Energy AuditsNews

Energy Efficiency Initiative kicks off in Dillingham and Aleknagik

Updated December 10, 2019

Southwest Alaska Municipal Conference (SWAMC) launched a regionwide energy efficiency initiative in Bristol Bay through the Southwest Alaska Energy Network. Seven building energy audits were conducted on May 7th to 9th in Aleknagik and Dillingham.

The City of Aleknagik and Aleknagik Traditional Council (ATC) started it off with Energy Efficiency Kickstarter Grants funded by the Alaska Housing Finance Corporation (AHFC). The grant covered the cost of Level 2 energy audits for two ATC buildings and three City buildings. After completing the audits, the energy auditor will prepare finance-ready retrofit plans that ATC and the City can use to make retrofits happen, reduce energy usage, and save money. Both the City and ATC hope to invest these savings into programs in their community.

Jim Fowler, the energy auditor with Energy Audits of Alaska, is also working with SWAMC on a program that provides low-cost audits for small businesses in Southwest Alaska. This Commercial Building Energy Audit program is funded by the US Department of Agriculture – Rural Development and administered by Information Insights. Bristol Bay Economic Development Corporation, Pen Air, and Aleutian Pribilof Island Community Development Association have provided donations to support this program.

Maintenance Technician, Constantine Backford, shows Energy Auditor, Jim Fowler, the air handling system at the Choggiung Building. Photo: Jayne Bennett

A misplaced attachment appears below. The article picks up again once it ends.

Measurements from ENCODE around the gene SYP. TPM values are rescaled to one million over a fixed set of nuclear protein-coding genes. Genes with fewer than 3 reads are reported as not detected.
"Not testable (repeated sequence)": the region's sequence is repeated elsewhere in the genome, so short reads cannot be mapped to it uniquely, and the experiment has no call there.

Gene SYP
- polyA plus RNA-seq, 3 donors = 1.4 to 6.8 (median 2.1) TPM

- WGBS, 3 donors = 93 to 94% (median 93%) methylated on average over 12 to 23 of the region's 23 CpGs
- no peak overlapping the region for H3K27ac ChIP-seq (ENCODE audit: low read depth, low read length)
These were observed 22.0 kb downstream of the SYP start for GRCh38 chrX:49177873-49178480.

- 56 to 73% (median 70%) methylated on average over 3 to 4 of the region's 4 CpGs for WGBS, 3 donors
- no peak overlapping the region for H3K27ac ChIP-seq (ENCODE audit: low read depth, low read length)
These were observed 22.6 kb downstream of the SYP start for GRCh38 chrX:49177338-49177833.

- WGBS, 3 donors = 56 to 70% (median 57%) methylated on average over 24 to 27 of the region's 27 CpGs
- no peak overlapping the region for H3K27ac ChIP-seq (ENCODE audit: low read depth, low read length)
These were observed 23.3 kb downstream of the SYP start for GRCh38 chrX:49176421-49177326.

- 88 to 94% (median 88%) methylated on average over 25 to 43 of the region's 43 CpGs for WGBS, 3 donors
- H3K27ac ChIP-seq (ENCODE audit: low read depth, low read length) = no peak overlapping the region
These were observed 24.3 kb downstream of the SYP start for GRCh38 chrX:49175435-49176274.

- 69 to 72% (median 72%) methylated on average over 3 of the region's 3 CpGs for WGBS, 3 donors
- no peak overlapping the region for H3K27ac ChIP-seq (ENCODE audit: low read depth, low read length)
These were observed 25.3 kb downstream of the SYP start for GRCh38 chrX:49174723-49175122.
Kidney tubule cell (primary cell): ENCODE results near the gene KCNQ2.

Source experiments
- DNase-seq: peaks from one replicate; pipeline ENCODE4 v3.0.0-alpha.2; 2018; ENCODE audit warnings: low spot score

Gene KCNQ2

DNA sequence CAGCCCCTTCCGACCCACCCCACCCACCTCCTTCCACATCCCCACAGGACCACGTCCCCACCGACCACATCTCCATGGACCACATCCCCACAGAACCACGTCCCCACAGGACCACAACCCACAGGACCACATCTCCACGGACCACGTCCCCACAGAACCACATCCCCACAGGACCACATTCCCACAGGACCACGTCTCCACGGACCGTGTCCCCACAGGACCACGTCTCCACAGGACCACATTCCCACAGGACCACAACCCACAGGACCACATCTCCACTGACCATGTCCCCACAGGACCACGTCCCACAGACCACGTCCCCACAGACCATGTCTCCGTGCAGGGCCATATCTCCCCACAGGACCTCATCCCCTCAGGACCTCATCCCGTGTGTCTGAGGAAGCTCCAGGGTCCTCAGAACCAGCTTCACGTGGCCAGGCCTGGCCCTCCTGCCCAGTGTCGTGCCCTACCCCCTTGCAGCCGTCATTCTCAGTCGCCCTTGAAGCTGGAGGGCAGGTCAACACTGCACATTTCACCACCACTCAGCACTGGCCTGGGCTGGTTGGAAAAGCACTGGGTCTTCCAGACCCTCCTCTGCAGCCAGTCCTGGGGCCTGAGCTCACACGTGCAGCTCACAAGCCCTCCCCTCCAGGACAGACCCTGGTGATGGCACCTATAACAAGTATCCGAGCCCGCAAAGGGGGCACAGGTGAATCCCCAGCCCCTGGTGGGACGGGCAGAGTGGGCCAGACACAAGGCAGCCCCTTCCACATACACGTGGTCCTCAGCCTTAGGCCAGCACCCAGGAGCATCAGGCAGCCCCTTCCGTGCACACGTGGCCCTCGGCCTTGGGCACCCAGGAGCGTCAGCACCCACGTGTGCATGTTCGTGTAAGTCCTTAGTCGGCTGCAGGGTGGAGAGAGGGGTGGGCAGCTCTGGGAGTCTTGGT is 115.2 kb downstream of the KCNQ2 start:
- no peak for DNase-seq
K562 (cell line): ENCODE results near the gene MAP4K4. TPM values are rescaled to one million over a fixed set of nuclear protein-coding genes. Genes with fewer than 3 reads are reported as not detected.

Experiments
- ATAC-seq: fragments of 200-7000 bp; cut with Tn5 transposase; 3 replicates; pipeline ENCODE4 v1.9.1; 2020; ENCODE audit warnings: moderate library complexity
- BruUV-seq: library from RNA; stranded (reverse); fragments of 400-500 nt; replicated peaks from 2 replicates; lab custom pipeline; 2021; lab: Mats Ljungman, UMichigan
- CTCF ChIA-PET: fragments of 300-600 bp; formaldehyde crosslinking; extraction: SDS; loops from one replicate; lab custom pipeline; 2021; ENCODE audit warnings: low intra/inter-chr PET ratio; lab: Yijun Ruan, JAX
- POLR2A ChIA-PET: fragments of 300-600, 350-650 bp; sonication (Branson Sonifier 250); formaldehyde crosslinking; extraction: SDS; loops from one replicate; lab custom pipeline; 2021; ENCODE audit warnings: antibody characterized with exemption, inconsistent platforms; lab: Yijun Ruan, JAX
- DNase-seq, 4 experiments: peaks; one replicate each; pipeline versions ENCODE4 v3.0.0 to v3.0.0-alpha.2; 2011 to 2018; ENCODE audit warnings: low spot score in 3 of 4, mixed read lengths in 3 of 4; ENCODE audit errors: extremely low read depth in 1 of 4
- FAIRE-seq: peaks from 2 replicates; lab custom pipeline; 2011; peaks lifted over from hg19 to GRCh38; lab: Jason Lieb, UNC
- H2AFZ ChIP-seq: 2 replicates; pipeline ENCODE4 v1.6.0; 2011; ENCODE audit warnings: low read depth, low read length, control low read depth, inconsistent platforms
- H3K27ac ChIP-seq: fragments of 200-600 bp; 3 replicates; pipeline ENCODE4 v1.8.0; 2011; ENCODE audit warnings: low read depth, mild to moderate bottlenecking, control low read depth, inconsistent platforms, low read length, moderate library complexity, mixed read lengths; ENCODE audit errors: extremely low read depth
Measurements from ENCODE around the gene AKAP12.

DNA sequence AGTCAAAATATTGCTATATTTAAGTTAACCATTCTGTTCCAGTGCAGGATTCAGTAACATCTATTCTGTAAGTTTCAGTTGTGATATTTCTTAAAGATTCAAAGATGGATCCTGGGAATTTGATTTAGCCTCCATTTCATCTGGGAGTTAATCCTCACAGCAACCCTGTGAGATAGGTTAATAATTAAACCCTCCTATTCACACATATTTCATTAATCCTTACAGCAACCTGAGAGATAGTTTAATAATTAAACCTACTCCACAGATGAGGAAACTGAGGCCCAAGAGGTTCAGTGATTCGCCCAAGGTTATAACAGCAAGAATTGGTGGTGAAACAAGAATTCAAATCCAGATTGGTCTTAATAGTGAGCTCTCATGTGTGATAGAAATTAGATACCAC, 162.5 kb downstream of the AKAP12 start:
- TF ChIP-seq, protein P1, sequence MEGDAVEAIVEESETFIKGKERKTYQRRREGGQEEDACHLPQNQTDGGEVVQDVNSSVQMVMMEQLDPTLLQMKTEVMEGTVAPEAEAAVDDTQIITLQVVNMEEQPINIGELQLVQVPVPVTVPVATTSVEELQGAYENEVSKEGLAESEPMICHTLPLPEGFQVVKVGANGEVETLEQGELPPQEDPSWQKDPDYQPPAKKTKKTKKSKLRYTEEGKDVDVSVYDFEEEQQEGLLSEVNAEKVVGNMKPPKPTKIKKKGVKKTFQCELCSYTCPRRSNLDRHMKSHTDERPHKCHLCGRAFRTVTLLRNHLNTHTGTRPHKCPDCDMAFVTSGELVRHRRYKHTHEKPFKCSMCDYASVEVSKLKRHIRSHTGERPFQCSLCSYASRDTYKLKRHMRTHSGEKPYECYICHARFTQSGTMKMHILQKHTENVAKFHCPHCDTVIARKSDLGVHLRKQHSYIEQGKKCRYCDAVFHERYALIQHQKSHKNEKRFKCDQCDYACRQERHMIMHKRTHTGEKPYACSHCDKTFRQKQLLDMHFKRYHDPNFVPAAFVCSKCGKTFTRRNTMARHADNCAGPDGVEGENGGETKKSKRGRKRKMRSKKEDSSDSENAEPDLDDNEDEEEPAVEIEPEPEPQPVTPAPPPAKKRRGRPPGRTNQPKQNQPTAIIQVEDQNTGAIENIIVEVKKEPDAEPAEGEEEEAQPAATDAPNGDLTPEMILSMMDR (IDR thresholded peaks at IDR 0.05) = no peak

These low-cost energy audits are available to small for-profit businesses including lodges, restaurants, stores, office buildings, multi-family residences, and fishing vessels. Audit costs range from $150 to $3,000 depending on the type of audit, size of building, and complexity of systems. Energy audits will provide business owners with reports that show no cost, low cost, and medium cost options for improving a building’s efficiency and lowering operation costs. If a building owner knows of a specific system (heating, building envelope, refrigeration, etc) that needs work, then more targeted audits are available. Business owners who invest in the audit may also be eligible for a USDA grant that covers 25% of the retrofit cost for a small business.

Taking advantage of his presence in the Dillingham/Aleknagik area on May 7, Jim Fowler conducted energy audits for two Dillingham businesses, Lake Road Dental and Choggiung Investment Company’s Chog Center. These are the first businesses to participate in the program. The Commercial Building Energy Audit program runs through 2019 and covers communities throughout Alaska*. Though the program is for businesses, SWAMC is working with the auditor to offer audits to buildings owned by others, such as governments and non-profits.

For more on signing-up for energy audits, click here.


*Does not include the Municipality of Anchorage.

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